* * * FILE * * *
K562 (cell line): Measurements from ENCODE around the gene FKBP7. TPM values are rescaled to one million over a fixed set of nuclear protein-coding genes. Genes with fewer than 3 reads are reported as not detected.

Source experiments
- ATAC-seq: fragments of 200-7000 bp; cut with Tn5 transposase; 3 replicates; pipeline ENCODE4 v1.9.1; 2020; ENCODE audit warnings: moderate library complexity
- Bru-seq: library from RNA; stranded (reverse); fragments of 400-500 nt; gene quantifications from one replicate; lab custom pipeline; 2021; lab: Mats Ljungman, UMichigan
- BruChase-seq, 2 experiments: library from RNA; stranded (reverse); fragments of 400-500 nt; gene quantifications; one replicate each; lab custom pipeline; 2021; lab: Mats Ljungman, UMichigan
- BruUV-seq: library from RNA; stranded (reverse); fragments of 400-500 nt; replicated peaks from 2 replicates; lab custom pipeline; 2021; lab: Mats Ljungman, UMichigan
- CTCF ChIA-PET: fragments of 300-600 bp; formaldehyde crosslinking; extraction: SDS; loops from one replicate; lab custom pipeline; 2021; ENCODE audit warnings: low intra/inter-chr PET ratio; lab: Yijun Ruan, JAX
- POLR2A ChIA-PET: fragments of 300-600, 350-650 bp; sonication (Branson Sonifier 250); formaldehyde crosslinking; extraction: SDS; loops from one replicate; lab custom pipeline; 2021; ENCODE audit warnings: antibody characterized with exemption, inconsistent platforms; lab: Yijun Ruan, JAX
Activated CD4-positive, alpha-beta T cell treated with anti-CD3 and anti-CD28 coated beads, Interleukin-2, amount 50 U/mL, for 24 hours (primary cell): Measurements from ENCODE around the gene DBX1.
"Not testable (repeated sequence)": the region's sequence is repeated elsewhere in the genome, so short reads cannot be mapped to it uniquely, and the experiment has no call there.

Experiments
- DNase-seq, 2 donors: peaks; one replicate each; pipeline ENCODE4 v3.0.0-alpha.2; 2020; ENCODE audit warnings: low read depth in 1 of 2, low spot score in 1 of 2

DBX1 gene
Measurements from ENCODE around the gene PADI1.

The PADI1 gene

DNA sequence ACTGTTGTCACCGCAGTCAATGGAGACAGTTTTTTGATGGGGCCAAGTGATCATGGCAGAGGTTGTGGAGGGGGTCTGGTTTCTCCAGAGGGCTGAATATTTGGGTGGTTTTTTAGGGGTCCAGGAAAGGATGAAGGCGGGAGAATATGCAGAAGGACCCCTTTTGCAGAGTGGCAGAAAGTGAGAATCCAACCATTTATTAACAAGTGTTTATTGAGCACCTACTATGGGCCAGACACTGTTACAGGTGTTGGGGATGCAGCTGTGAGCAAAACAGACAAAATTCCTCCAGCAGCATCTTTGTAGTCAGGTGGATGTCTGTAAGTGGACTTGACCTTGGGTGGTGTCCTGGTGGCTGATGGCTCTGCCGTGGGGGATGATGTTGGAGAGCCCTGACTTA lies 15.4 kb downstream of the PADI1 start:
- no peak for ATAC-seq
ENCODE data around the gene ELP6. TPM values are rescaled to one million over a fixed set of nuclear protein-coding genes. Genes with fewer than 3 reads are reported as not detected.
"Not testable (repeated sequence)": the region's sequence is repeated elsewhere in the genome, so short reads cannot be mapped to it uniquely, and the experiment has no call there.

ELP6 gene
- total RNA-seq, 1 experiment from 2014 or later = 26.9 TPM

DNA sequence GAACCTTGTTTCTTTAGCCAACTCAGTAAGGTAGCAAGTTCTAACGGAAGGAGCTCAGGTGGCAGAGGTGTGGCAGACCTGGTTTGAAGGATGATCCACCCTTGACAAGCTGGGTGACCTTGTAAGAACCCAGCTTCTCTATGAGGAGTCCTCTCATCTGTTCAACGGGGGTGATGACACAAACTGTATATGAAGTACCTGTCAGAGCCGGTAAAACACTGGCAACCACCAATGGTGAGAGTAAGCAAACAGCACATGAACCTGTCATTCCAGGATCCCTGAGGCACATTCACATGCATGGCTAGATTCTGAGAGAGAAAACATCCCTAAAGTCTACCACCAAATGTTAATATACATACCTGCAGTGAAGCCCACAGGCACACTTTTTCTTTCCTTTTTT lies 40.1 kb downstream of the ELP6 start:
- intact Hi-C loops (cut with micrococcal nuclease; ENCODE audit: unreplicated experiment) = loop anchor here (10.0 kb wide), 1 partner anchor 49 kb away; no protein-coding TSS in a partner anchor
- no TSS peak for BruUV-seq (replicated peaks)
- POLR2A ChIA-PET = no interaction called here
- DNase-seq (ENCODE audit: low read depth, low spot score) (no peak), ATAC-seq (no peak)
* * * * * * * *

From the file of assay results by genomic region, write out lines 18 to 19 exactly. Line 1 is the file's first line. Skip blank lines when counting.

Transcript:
ENCODE data around the gene ELP6. TPM values are rescaled to one million over a fixed set of nuclear protein-coding genes. Genes with fewer than 3 reads are reported as not detected.
"Not testable (repeated sequence)": the region's sequence is repeated elsewhere in the genome, so short reads cannot be mapped to it uniquely, and the experiment has no call there.